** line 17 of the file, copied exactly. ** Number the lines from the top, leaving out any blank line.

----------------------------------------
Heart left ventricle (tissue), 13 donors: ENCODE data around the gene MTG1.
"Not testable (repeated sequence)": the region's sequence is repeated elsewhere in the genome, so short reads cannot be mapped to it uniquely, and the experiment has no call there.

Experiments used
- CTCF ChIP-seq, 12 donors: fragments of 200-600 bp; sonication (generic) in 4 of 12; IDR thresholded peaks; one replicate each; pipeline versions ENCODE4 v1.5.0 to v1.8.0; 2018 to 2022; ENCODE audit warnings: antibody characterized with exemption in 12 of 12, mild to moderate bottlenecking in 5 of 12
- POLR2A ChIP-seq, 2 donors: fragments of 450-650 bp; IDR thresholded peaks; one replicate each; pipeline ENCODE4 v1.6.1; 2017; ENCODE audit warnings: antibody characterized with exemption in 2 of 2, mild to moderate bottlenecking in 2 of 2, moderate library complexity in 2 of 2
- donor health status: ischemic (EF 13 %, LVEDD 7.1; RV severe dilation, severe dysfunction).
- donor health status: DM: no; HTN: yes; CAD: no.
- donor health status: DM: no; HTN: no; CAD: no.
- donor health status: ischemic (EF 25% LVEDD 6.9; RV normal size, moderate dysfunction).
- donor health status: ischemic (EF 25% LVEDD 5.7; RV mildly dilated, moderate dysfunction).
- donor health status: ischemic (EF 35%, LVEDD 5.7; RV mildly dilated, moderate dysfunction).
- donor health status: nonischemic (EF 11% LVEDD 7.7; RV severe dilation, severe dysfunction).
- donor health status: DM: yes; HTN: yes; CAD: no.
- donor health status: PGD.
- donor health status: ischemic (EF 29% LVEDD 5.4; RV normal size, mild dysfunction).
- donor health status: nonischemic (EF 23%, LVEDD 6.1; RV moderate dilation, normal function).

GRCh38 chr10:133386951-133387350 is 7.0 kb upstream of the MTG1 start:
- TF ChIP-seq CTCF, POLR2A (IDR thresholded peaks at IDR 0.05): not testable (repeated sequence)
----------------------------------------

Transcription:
GRCh38 chr10:133386951-133387350 is 7.0 kb upstream of the MTG1 start: